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Some advice from parents about working and benefits etc

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Hey all, im really struggling to get my head round some stuff. What do parents do when they both work, and have a little one to bring up? I dont really want to put my boy into a nursery as he … Read More
aircanman Avatar
7y, 9m agoPosted 7 years, 9 months ago
Hey all, im really struggling to get my head round some stuff.

What do parents do when they both work, and have a little one to bring up?

I dont really want to put my boy into a nursery as he is only 9 months, but is there something I can do if my wife can look after him on a fulltime basis? Obviously like being a housewife or something. Because I dont think its financially viable for us both to work and pay for nursery costs, or for us to share work and work odd days here and there if you know what I mean and take turns looking after the little one.

Any advice?
aircanman Avatar
7y, 9m agoPosted 7 years, 9 months ago
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#1
I'm not really sure I understand this bit..,
but is there something I can do if my wife can look after him on a fulltime basis? Obviously like being a housewife or something.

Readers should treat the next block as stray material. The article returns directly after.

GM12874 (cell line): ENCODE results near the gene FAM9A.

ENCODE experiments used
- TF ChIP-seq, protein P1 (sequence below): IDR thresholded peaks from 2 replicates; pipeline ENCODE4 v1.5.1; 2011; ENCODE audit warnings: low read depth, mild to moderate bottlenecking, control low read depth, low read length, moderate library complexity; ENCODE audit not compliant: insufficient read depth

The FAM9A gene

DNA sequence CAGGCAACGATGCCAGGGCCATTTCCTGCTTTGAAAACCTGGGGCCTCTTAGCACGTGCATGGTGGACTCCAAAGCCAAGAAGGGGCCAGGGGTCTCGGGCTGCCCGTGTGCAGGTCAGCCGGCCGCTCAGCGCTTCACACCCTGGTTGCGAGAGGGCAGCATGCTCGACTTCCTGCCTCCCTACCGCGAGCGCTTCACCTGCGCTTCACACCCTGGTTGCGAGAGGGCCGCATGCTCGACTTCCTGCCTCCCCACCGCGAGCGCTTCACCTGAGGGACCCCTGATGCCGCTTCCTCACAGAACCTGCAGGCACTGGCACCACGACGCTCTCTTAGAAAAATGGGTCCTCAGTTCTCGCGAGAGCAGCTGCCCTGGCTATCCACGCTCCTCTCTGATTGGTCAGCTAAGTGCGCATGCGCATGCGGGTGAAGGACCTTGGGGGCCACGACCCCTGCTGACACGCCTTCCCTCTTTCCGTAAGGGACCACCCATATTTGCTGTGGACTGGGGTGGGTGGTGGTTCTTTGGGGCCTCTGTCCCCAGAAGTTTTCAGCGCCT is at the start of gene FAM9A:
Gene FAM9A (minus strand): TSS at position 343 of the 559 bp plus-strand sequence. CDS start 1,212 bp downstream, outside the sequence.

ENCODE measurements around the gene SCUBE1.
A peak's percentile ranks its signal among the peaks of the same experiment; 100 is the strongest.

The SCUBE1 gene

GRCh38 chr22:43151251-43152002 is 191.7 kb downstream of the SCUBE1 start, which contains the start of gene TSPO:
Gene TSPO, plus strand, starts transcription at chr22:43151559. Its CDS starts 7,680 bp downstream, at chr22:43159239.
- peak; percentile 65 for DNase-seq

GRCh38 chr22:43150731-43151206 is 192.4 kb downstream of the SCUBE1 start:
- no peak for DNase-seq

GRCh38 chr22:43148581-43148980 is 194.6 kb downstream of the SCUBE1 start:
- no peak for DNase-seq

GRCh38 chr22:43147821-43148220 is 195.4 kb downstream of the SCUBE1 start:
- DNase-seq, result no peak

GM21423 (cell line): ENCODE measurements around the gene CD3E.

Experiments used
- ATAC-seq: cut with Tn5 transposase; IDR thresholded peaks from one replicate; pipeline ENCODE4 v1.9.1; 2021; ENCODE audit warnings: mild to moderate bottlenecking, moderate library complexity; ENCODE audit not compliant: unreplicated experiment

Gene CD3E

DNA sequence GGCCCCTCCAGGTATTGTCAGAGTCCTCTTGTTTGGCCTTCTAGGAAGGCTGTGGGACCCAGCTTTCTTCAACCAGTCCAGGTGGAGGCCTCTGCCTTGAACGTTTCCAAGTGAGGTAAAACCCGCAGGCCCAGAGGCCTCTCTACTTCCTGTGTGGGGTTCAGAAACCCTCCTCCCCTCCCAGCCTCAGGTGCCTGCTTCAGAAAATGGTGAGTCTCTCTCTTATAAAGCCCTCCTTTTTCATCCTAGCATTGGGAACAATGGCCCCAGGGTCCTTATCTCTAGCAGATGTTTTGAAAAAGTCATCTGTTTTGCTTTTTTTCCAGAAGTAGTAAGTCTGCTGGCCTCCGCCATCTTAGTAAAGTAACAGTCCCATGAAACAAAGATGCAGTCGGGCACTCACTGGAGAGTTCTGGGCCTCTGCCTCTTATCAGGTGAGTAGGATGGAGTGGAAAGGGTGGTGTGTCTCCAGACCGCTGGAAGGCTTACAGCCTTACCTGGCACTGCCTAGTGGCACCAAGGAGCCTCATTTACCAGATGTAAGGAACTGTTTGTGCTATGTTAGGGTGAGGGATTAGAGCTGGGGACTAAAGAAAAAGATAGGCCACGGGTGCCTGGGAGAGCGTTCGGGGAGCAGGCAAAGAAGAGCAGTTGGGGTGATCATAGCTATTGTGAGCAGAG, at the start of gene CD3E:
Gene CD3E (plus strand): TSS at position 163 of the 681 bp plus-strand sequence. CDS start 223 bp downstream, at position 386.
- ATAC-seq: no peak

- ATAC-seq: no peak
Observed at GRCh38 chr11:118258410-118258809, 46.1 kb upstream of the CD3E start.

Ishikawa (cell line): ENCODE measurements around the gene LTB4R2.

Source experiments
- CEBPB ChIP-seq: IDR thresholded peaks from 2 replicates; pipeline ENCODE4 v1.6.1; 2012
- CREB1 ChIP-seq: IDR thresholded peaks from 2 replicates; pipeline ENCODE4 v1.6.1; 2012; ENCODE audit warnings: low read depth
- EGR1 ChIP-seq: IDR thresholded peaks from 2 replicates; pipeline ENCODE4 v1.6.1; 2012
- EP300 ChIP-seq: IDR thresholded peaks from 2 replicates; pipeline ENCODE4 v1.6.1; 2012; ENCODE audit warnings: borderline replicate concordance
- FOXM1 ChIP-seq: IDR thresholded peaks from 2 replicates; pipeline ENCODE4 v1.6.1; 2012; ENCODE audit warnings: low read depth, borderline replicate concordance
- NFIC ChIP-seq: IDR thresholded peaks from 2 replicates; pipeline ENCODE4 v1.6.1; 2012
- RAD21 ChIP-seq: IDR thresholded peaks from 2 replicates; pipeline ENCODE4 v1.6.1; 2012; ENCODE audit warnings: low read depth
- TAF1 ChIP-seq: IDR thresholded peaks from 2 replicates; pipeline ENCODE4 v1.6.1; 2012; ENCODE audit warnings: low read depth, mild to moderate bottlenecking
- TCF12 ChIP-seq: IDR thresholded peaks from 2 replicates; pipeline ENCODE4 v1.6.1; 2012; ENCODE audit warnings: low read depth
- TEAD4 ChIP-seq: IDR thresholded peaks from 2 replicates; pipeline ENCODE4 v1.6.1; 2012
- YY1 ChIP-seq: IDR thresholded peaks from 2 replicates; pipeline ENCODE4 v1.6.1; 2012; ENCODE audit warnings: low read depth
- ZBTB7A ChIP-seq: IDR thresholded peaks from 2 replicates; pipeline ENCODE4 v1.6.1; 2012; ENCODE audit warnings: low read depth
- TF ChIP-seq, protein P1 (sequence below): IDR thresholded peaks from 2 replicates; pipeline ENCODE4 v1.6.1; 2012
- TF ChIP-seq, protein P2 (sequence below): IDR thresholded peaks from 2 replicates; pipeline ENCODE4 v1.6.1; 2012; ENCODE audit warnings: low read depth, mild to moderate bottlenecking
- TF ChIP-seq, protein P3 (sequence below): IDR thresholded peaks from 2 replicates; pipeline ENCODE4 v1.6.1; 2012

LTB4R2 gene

What do you mean...something you can do like being a housewife? Do you mean benefits you can claim?

But this link may possibly help.
http://www.direct.gov.uk/en/Parents/Childcare/DG_4016029

Hope you manage to get sorted one way of the other though.
#2
Not sure what you arelooking for advice wise. Either you both work and leave the baby with someone else or one works and one says at home. As for benefits you should look at tax credits.
Some useful info here: http://www.mybabyandme.co.uk/benefits.htm
#3
bellabonkers
I'm not really sure I understand this bit..,

What do you mean...something you can do like being a housewife? Do you mean benefits you can claim?

But this link may possibly help.
http://www.direct.gov.uk/en/Parents/Childcare/DG_4016029

Hope you manage to get sorted one way of the other though.


hey, thanks for the reply. Well, what I mean, is there a way my wife can look after the baby full time, and possibly be a benefit for this? As its not really viable for us both to work or for him to be in a creche etc. Im confused on this one!
#4
as far as am aware theres notthing there if you both are working,I woudnt like the idea of putting a 9 months old child in to nursery i know exactley what you mean,

if you think you can afford to look after ur lil1 leave your job as familes 1st ull always find another job but you dont want to miss out on bringing up ur lil 1 its a good experiance